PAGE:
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Equality and preferential treatment

Although it should go without saying (especially since I make such a disclaimer in the index page), the following is heavily my personal opinion only, and people are free to disagree with it.

Anyways, there seems to be a very widespread notion that equal rights and the protection of minorities are somehow mutually exclusive concepts. This is often summarized with expressions like "the majority doesn't need protection, the minority does" and "the constitution exists to protect minorities from the majority". These sentiments are often actualized with the concepts of so-called "affirmative action" and the almost hilariously oxymoronic "positive discrimination".

This is a big load of BS.

The constitution of a country exists to ensure equal rights to every citizen. Every citizen should have equal rights and be treated equal before the law regardless of things like ethnicity, background, sexual orientation, and so on.

(Note that when I'm talking about "minorities" here, I'm referring to groups of people which are so because of inconsequential reasons with respect to the society, such as ethnicity etc. I'm not talking about people eg. with physical disabilities who may require special treatment and special services for practical reasons.)

The concept that minorities need more protection than the majority is odd. Where exactly is this notion coming from? No, minorities don't need more protection. Minorities need the exact same protection as everybody else, no more, no less. If you give special treatment to one group of people (because of inconsequential reasons such as ethnicity), that's discrimination against the rest.

If the argument is that minorities need more protection because they are usually more likely to be discriminated against, then giving them special treatment (in other words discriminating against the majority as some kind of counter-balancing "compensation") is the wrong solution. Two wrongs don't make a right. You don't fight discrimination with more discrimination. There are many reasons for this, for example:

What I think is happening here with the whole concept of "minorities need more protection" is a fallacy of equivocation. The problem is that the concept can have two different and distinct meanings:

  1. It is more often the case that a minority requires protection. (In other words, if we count the cases where authorities need to step in to protect someone, this number is higher per capita with minorities than with the majority.) In other words, "minorities need more often protection" (rather than special treatment).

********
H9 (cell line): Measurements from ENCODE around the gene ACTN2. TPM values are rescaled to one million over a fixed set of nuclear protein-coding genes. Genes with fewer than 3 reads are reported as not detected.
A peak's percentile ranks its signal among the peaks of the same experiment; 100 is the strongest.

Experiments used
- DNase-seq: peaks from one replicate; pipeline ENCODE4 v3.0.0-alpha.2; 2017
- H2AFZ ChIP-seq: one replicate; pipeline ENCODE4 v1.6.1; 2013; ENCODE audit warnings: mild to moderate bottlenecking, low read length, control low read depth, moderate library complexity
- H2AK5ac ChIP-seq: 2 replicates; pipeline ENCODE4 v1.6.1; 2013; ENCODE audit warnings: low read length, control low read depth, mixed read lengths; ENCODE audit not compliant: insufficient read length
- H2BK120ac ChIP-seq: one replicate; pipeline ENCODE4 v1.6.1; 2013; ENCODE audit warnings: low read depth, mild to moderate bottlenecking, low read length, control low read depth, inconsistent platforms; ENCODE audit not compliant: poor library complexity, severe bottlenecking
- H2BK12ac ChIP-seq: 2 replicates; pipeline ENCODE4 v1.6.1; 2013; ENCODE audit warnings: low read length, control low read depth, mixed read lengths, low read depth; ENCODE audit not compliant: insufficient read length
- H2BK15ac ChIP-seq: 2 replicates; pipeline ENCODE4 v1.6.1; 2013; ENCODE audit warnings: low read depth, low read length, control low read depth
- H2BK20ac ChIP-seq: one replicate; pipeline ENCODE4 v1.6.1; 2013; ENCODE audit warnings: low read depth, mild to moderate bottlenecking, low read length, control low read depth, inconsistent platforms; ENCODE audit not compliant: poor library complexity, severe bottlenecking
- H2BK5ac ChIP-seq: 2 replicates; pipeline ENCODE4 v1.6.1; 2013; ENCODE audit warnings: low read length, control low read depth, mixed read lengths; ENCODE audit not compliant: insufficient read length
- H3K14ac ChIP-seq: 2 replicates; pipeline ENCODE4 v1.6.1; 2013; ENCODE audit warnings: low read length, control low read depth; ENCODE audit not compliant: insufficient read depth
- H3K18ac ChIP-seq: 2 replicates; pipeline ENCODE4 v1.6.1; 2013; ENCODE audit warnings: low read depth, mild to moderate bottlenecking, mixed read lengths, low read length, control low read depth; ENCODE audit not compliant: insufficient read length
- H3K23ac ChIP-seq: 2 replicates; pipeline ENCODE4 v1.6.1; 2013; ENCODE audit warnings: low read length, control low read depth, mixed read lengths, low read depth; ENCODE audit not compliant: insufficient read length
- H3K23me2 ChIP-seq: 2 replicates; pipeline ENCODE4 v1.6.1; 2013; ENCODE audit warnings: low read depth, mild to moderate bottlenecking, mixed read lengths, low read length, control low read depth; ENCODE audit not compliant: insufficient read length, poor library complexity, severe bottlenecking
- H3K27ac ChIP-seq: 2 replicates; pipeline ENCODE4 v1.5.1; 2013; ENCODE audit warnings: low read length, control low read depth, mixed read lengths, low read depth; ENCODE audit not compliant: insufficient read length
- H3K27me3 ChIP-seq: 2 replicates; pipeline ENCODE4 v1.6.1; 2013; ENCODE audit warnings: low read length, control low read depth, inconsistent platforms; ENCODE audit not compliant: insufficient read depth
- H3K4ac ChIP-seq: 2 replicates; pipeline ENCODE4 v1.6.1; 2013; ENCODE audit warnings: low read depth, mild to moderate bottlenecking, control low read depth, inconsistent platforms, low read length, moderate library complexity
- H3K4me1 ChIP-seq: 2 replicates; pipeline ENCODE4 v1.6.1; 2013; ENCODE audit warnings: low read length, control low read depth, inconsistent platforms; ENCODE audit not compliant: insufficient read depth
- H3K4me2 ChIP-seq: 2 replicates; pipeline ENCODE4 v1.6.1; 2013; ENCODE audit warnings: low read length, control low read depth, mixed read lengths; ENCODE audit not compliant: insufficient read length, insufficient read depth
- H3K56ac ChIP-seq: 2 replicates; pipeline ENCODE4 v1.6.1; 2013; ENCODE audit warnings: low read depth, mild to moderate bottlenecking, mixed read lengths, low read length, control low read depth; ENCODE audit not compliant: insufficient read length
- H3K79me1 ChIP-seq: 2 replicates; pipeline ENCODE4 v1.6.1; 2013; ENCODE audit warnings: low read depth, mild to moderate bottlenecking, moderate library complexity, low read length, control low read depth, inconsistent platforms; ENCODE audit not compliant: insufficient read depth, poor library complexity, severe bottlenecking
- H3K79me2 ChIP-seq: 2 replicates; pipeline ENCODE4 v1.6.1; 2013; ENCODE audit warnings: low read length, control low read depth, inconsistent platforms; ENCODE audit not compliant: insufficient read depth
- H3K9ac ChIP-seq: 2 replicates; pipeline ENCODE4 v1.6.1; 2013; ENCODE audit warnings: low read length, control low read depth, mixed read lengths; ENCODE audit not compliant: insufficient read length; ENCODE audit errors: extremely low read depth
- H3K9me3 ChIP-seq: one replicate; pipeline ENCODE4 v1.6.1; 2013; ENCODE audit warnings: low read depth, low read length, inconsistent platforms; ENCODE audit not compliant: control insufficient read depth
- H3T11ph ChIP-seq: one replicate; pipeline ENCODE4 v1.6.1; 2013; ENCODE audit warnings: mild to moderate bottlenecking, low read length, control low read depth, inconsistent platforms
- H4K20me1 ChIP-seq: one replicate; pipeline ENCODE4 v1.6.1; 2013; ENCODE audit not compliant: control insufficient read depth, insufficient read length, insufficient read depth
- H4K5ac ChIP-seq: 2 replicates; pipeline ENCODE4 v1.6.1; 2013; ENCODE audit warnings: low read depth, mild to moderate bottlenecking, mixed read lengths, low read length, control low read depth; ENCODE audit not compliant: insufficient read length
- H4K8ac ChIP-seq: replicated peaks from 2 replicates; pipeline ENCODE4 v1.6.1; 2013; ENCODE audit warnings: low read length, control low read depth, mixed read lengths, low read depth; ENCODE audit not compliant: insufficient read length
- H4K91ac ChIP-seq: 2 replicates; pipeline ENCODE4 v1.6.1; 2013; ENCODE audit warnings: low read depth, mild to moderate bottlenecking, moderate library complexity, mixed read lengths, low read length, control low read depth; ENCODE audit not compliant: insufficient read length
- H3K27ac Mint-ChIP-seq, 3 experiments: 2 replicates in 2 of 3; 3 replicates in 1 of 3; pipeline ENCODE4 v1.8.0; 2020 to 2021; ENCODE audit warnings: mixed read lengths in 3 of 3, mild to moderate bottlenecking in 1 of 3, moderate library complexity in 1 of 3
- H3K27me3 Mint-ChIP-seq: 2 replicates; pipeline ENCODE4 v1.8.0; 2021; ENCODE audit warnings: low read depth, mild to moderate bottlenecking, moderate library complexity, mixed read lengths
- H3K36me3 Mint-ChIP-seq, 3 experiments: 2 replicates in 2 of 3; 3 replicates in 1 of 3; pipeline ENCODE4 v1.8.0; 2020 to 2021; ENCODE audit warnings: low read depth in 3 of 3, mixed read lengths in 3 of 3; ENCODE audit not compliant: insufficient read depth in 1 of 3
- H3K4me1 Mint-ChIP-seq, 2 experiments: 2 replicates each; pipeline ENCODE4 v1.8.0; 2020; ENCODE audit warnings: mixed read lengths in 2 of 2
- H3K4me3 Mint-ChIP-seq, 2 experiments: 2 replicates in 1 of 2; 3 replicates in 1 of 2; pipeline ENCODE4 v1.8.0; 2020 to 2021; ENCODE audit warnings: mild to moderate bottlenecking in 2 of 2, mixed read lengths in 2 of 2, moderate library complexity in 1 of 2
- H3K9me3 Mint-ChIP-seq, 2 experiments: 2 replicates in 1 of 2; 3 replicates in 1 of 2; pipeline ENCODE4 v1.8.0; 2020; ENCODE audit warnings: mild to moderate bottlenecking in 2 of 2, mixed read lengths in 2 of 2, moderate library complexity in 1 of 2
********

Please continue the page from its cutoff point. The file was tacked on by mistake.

2. Minorities, besides being protected by the same laws as everybody else, need additional laws that apply only to them (ie. "more protection").

I think that, as with many other such cases, these two possible interpretations are confused and interchanged when it's most convenient (intentionally or not). Applying the second meaning in practice is justified by the first meaning, and these two different meanings are being muddled and confused.

However, the second meaning is unconstitutional and against the basic principles of equality and freedom, and even if the first meaning is true, it in no way justifies the second one. However, many people are deliberately interchanging the two meanings as they see fit, even though they are certainly not interchangeable.

Some people argue that minorities need preferential treatment because in a society with different social groups you can either have equal treatment or equal chances, not both (which is why things like student and hiring quotas are necessary). That they are mutually exclusive concepts. I have yet to see a convincing explanation of why this would be so.

If the reason is that this is because of discrimination, then I can only refer to what I said before: Fighting the symptoms is not the correct solution. It only aggravates the problem. In a society that is truly equal and fair to everybody, without preferential treatment based on inconsequential things, there is no need for things like student or hiring quotas. Everybody is treated like everybody else, and everybody has the exact same opportunities.

There's an old adage that says something like: "Two wolves and a rabbit are discussing what to have for dinner. Democracy makes sure that all three of them have a vote. The constitution makes sure that the rabbit is not dinner. The constitution exists to protect the minority from the majority."

No, no, and a thousand times no. This is bullshit, and I cannot repeat that enough. This is an insult to the very foundations of constitutional rights and equality.

The constitution does not exist to protect the minority from the majority. The constitution exists to guarantee the same rights for everybody.

In the comparison above all three individuals would have the same rights and guaranteed protection against being killed. The wolves killing the rabbit would be exactly as illegal and as unconstitutional as the rabbit killing a wolf. The adage makes it sound like the constitution doesn't care if it's the minority (ie. the "rabbit") who kills a member of the majority (a "wolf"), only the other way around. No. Just no.

Sure, the minority being protected from the majority is a side-effect of the basic constitutional rights. However, that doesn't mean the majority does not have the exact same rights and protection, and especially it doesn't mean that the constitution somehow exists specifically to protect the minority. Saying that the constitution exists to protect the minority is wrong and utter bullshit. Saying it is derogatory and devalues the core principles of equality and basic constitutional rights. It's saying that the constitution endorses preferential treatment. This is an insult.

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